Another strategy to improve the long-term stability and health of the Chesapeake's crab populations is to cut significantly the nitrogen and phosphorus pollution into the Bay. Nitrogen and phosphorus stimulate explosive growth of algae, Goldsborough said. Algal blooms darken the water, blocking light and killing underwater grasses that crabs need for shelter.

Algal blooms fed by polluted runoff quickly die and decay, sucking up oxygen and creating "dead zones." The dead zones force crabs to find oxygen in shallow waters where they are more easily caught, Goldsborough said.

"Dead zones" also kill the food that crabs eat, destroying or preventing the growth of 75,000 metric tons of clams and worms a year in the estuary, according to a scientific study in the journal Science. That is enough food to support half the commercial crab harvest.

In an effort to shrink the Bay's "dead zones," the U.S. Environmental Protection Agency issued pollution targets for the Chesapeake Bay in December 2010. These targets have come under attack by industry lobbying groups, however, and CBF is fighting to defend them in court and in Congress. At the center of this fight are blue crabs and the more than 6,000 watermen and other workers who depend on the crabs for their livelihoods.

Callinectes sapidus—the latin name for "beautiful savory swimmers"—are strange and feisty mascots for the Chesapeake Bay. Blue crabs swim sideways through the water. They have five sets of legs, and are propelled by tiny flippers called swimmerets. Blue crabs deploy their claws to hunt everything from fish to clams, oysters, worms, insects, and a large number of their fellow crabs, including their own offspring.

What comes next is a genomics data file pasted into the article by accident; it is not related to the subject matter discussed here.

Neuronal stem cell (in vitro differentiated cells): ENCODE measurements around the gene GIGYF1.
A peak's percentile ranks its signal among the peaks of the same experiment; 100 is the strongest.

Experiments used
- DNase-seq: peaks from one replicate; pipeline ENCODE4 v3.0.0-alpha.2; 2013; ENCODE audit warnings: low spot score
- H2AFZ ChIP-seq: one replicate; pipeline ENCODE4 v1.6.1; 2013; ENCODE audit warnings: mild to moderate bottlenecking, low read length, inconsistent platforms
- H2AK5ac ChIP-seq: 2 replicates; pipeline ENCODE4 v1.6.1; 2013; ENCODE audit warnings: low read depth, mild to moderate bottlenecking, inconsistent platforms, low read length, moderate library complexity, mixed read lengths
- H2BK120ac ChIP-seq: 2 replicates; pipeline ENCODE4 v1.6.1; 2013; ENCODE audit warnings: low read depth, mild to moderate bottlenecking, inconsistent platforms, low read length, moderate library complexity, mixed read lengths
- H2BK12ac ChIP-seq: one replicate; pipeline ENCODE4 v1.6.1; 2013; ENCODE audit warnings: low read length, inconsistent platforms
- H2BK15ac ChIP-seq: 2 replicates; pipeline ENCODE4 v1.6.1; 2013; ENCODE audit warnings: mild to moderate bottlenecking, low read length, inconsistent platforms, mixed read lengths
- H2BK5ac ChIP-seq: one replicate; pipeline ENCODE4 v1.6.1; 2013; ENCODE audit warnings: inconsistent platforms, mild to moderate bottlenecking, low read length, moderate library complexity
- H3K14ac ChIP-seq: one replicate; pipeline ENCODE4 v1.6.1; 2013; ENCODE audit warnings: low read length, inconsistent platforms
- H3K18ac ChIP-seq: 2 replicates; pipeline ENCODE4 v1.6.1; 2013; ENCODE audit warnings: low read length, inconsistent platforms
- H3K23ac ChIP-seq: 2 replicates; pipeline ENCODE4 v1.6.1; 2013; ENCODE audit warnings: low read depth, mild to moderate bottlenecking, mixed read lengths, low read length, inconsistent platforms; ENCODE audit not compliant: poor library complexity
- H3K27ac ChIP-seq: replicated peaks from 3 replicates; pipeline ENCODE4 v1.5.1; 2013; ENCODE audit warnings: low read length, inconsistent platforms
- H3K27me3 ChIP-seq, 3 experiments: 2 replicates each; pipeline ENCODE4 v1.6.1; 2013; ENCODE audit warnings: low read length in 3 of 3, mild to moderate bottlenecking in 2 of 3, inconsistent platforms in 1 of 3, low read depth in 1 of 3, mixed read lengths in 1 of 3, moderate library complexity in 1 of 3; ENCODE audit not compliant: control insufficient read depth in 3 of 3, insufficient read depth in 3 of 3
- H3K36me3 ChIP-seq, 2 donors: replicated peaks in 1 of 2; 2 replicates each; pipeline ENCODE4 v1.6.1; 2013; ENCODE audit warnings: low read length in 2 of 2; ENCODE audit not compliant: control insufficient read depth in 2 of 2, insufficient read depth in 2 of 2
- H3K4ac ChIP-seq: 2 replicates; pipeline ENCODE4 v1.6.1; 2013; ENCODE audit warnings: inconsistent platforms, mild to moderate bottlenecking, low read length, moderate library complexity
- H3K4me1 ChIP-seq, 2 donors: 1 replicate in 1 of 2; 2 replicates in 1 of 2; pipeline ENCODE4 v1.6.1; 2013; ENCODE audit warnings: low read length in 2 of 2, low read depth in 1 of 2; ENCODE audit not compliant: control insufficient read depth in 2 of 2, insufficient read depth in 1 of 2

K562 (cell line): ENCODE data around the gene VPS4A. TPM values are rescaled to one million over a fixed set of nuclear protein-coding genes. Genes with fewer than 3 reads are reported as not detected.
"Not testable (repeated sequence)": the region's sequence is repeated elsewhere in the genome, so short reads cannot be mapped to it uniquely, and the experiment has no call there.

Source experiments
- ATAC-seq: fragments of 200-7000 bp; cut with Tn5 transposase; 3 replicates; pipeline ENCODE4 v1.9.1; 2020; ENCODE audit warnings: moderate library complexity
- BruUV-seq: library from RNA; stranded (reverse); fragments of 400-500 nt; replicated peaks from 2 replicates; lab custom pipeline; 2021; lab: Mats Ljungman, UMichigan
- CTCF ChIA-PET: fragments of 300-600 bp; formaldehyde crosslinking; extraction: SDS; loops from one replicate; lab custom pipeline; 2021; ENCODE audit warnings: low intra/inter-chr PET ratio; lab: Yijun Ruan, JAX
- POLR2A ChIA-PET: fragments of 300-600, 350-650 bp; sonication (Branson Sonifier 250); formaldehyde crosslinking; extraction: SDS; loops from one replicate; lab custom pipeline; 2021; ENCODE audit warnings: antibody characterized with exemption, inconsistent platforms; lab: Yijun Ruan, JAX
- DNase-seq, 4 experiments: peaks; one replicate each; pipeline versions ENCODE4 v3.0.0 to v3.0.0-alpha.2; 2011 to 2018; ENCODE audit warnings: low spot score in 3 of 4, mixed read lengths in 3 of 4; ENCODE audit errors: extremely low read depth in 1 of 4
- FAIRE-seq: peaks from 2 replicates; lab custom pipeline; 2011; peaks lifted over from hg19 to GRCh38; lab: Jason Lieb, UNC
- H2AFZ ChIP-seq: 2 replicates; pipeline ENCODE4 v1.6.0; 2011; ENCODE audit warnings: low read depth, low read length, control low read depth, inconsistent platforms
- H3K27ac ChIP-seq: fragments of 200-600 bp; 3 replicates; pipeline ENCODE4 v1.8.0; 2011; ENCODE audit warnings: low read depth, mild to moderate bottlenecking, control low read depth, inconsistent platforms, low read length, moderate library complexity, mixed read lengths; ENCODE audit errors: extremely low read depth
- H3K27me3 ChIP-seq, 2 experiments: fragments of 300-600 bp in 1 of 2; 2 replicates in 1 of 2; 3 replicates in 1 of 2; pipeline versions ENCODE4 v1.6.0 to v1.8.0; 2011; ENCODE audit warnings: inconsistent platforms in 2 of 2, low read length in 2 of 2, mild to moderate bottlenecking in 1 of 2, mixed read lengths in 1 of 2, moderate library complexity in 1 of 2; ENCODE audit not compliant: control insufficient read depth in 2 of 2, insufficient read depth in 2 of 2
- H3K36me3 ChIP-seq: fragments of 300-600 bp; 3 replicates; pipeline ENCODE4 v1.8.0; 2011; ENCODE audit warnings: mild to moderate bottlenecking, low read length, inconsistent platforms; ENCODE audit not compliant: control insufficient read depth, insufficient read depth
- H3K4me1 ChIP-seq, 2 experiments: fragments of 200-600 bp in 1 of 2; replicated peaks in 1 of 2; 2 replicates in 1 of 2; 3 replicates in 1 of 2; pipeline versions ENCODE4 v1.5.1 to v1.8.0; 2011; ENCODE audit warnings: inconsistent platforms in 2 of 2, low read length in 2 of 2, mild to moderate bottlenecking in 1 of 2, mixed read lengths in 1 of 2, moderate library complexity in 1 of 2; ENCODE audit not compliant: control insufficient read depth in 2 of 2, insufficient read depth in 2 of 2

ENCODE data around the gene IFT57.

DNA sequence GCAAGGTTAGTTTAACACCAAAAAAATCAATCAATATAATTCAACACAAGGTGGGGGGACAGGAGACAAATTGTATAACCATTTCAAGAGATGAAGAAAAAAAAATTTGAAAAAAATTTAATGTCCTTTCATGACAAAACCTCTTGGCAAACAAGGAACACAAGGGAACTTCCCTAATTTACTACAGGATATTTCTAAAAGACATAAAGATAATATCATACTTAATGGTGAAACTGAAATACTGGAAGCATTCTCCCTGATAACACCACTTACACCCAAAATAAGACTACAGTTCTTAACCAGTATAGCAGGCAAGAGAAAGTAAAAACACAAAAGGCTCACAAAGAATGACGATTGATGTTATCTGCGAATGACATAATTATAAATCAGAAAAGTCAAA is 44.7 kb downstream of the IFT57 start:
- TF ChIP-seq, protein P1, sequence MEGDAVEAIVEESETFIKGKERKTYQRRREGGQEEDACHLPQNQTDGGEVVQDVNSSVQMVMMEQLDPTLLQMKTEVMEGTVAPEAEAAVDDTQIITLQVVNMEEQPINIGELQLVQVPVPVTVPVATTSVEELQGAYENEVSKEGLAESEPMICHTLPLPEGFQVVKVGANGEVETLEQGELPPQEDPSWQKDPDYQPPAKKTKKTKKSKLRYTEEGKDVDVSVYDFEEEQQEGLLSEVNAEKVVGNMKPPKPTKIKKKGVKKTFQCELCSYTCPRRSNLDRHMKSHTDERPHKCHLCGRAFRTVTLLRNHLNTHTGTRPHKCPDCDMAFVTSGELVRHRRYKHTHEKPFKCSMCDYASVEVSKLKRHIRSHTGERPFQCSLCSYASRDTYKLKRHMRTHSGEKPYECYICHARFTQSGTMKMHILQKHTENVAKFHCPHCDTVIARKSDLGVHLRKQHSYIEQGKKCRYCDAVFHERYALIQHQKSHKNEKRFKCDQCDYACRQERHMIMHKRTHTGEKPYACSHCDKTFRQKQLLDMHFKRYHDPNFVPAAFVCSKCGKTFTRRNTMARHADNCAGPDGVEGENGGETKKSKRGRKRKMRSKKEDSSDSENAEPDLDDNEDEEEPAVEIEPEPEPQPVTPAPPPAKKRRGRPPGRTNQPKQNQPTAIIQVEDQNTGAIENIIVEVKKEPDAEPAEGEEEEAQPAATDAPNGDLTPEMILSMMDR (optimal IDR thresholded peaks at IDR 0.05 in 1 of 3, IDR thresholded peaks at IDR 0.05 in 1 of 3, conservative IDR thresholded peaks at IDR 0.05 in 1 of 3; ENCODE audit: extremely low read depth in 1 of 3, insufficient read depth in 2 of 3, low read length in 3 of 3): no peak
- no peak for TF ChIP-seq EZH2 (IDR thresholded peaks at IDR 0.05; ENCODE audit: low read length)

Blue crabs range along the Atlantic coast from Nova Scotia to Argentina. They mate in the Chesapeake Bay in the spring through fall. Male crabs—called "Jimmies"—wrap themselves around mature females—"sooks"—to protect them from cannibals and predatory fish for several days as the females shed their shells.

After being fertilized, female crabs swim in the fall to the southern Bay in an extraordinary spectacle called the "march of the sooks" or the "sook run." They hibernate at the bottom of the Bay. And then in the spring, the females release millions of larvae, which drift into the Atlantic Ocean before being swept back into the Bay by winds and currents.

Blue crabs can live for up to about four years and can grow up to 10 inches across the shelll from point to point. But until Virginia and Maryland imposed restrictions on catching crabs in 2008, two thirds or more of all crabs in the Bay were caught annually. This meant that most did not live much beyond one or two years or grow much larger than five inches.

"The blue crab was really affected most by overexploitation by fishing," said Dr. Thomas Miller, Director of the Chesapeake Biological Lab. "A decade ago, they were experiencing 70 percent removal rates. And you can't take 70 percent of the trees and still have a forest. And if you take 70 percent of the crabs, you no longer have a healthy crab stock."

Since 2008, fisheries managers in Maryland and Virginia have been keeping total annual harvests below 46 percent of all crabs. Regulators have also now adopted a target of allowing no more than 25.5 percent of all females to be caught in any one year.

If these limits continue, and the Bay states are successful in reducing pollution, the frequent crashes in the blue crab populations should moderate. And this should allow the Chesapeake's scrappy fighters to continue their peculiar sideways march to restored health.